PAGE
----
Wage and salary levels in Finland
Finnish law does not specify how much an employee must be paid. Employers and employees have agreed on wages and salaries in collective agreements (työehtosopimus). Job advertisements and contracts of employment may read that pay is in accordance with TES, i.e. collective agreements.
If there is no collective agreement in the sector of work, employers and employees may agree on the pay. According to law, the pay must be normal and reasonable, that is, you must receive the same wage or salary as other people who do the same work. You can compare wages and salaries, for example, in online services. You can also ask for more information about your sector’s level of pay from the trade union.
You may be asked about your desired salary when applying for a job. Read more on the InfoFinland page Job application and CV.
Read more about prices and other costs of living in Finland on the InfoFinland page Cost of living in Finland.
Payment of wages
Wages and salaries may be paid on an hourly, weekly or monthly basis. In some sectors, work is done on piecework pay, on the basis of results. In addition to money, employees may receive payment in the form of benefits. For example, the employer can give you a mobile phone or pay for your lunch. These are called benefits in kind (luontoisetu).
The employer must pay the salary or wage to your bank account on the date agreed in the employment contract. As a rule, payment is made once a month or every two weeks. If the payday falls during a weekend or holiday, the payment will be made on the previous weekday. The salary is also paid during sick leave and annual leave.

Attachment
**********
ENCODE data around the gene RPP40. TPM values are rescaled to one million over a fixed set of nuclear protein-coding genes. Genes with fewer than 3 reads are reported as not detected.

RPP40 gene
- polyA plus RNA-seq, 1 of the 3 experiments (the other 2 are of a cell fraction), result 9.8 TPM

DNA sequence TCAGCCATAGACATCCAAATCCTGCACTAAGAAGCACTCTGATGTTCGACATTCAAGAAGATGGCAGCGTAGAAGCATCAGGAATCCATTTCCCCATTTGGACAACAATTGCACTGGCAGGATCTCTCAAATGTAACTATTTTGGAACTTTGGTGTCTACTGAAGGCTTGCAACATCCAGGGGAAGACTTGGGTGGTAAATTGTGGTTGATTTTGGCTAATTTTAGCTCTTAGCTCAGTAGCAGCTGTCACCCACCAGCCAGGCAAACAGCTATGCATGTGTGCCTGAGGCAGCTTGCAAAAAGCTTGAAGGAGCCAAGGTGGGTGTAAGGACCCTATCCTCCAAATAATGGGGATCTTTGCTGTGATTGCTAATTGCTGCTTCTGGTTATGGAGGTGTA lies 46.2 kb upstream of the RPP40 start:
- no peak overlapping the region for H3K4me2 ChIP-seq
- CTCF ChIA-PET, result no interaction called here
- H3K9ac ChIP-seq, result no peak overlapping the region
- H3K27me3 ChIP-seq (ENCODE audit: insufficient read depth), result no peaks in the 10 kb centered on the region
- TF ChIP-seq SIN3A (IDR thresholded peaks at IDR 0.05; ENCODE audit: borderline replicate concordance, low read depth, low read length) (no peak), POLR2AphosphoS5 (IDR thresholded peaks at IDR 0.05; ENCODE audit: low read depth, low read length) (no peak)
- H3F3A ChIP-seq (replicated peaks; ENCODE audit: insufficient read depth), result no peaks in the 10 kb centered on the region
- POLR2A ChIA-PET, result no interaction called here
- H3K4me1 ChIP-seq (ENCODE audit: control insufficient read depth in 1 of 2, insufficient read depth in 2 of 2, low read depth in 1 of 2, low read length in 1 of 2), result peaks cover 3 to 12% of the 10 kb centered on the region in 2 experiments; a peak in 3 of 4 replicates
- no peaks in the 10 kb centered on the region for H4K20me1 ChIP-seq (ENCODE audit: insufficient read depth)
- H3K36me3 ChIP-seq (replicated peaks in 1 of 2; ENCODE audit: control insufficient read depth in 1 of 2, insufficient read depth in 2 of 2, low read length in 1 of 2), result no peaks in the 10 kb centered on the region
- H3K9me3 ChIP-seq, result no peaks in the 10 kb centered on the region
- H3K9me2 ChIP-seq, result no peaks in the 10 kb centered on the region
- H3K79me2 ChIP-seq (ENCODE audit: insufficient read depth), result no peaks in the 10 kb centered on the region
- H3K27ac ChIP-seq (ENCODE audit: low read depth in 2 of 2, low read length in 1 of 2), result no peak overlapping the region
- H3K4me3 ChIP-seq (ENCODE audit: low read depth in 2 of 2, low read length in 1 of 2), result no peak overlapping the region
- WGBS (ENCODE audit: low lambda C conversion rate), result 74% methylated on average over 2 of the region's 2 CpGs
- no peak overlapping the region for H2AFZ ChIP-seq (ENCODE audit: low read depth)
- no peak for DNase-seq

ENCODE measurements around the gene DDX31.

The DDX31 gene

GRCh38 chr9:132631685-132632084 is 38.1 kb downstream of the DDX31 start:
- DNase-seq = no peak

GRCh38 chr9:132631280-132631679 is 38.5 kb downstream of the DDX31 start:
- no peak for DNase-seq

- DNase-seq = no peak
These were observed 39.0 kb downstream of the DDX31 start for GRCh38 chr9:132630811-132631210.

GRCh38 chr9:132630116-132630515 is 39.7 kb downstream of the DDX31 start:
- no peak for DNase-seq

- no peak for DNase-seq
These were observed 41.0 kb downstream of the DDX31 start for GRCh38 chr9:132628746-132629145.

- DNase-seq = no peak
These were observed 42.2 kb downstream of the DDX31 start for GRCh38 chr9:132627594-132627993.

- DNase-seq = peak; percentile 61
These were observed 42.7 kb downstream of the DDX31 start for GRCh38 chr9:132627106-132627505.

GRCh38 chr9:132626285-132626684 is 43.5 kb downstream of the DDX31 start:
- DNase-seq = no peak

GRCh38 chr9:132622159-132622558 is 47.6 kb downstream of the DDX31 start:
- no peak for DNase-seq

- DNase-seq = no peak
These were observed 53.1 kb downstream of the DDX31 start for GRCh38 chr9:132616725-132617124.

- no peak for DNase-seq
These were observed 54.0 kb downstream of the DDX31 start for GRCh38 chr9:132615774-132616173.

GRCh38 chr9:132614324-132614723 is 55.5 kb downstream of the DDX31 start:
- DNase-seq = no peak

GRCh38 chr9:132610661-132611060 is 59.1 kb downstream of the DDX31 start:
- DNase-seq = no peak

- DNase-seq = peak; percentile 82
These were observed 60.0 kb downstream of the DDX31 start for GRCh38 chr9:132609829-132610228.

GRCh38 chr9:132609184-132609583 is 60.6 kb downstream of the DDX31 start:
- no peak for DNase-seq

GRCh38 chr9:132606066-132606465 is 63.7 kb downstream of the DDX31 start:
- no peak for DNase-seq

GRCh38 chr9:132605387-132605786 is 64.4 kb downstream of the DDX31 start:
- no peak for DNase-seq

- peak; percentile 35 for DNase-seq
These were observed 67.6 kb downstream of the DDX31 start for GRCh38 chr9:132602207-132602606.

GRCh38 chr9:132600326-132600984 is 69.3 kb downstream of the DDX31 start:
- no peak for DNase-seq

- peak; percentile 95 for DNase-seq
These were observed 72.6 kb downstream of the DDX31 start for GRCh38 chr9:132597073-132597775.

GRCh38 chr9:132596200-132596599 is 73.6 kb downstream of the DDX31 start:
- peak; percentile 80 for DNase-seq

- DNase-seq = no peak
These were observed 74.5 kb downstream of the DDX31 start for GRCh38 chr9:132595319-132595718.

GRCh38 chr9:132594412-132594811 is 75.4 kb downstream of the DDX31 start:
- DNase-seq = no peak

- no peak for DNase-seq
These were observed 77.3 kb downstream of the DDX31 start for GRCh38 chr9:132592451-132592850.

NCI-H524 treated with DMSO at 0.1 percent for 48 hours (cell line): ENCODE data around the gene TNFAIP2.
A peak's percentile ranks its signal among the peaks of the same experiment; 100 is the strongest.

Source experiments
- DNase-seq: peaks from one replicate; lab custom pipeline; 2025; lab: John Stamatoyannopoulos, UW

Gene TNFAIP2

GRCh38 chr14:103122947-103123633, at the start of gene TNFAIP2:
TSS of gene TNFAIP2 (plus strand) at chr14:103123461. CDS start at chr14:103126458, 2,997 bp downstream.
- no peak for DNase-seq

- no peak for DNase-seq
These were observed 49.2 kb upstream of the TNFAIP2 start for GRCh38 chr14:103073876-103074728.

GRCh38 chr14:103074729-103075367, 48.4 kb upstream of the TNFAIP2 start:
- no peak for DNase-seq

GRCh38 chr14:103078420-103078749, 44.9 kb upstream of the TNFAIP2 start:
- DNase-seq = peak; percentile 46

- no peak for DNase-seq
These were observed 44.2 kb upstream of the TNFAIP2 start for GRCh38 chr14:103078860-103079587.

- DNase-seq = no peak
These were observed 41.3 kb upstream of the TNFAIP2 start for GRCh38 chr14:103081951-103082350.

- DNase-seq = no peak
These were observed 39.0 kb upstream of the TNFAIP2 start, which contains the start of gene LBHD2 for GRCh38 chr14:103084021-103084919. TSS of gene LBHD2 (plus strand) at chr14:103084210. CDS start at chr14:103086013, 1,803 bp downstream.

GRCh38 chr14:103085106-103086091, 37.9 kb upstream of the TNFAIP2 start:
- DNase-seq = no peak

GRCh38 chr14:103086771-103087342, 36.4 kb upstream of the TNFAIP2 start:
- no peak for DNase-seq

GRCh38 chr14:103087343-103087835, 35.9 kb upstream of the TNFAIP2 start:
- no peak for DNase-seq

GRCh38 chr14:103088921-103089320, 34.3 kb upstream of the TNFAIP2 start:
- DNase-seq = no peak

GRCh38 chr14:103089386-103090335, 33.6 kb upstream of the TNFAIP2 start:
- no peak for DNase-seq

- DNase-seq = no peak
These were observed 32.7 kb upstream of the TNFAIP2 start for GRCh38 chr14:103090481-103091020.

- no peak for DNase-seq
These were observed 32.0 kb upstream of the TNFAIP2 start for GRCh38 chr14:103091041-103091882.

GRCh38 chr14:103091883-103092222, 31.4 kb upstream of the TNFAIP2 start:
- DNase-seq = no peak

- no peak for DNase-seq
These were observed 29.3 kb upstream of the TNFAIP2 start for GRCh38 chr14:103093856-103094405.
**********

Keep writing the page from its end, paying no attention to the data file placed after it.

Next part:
The employer must give you a payslip (palkkalaskelma) whenever you receive a salary or wage. Check that the payslip information is correct every time. Keep a record of your hours worked to make it easier to check. The payslip shows which period you have been paid for and how much. The payslip also shows how much tax and other charges have been deducted.
Central Organisation of Finnish Trade Unions SAKWages in FinlandLink redirects to another website
Occupational Safety and Health AdministrationInformation on the payment of wagesLink redirects to another website
Working hours refers to the time spent at work during which the employee must be at the workplace or at the employer’s disposal. In Finland, working hours are regulated by the Working Hours Act and collective agreements.
Working hours vary from one sector to another. According to law, regular working hours may not exceed 8 hours a day and 40 hours a week.
Sliding working hours means that you can decide for yourself at what time of day you start and stop working.
Work can also be shift work or intermittent work. This means that shifts vary and you can work, for example, morning shifts, evening shifts or night shifts. The employer must make a work shift list in advance and you must be able to view it no later than one week before the beginning of the working week.
If the employer asks you to work overtime, i.e. work that is done in addition to regular working hours, you must receive an increased salary for it. You can also agree with your employer to receive paid time off instead of overtime pay. You do not have to agree to work overtime.
Work can be full-time or part-time. Full-time work means that you work a full day, usually five days a week. Part-time work means that you only work part of the day or part of the week.